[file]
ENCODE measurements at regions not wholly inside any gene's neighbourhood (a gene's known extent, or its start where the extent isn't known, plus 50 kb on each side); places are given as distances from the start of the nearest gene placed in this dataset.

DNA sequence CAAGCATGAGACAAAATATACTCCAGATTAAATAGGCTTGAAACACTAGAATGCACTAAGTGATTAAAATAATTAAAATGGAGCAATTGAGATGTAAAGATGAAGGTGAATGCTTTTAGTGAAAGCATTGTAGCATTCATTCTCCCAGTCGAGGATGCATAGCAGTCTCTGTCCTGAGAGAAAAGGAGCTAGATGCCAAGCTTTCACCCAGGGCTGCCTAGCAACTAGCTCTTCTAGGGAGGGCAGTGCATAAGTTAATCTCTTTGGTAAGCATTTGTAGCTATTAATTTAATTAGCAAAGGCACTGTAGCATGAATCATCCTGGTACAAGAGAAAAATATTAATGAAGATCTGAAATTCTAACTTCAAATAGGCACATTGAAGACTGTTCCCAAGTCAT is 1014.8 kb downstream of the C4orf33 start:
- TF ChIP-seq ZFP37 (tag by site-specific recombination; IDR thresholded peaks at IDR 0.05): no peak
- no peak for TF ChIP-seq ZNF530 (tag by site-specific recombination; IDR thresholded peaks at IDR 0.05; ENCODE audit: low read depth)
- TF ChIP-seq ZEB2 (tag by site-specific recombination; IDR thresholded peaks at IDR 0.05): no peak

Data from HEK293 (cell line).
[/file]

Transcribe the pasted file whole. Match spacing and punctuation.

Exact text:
ENCODE measurements at regions not wholly inside any gene's neighbourhood (a gene's known extent, or its start where the extent isn't known, plus 50 kb on each side); places are given as distances from the start of the nearest gene placed in this dataset.

DNA sequence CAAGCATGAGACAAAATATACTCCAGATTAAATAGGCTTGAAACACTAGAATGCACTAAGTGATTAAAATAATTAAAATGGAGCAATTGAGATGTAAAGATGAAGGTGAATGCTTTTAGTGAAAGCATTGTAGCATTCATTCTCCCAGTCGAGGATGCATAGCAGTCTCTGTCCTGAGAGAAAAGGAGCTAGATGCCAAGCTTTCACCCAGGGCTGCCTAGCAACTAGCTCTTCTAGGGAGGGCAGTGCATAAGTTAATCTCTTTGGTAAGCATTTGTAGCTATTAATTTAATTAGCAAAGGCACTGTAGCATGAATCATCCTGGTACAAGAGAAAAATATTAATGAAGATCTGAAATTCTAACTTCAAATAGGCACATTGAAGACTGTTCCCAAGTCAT is 1014.8 kb downstream of the C4orf33 start:
- TF ChIP-seq ZFP37 (tag by site-specific recombination; IDR thresholded peaks at IDR 0.05): no peak
- no peak for TF ChIP-seq ZNF530 (tag by site-specific recombination; IDR thresholded peaks at IDR 0.05; ENCODE audit: low read depth)
- TF ChIP-seq ZEB2 (tag by site-specific recombination; IDR thresholded peaks at IDR 0.05): no peak

Data from HEK293 (cell line).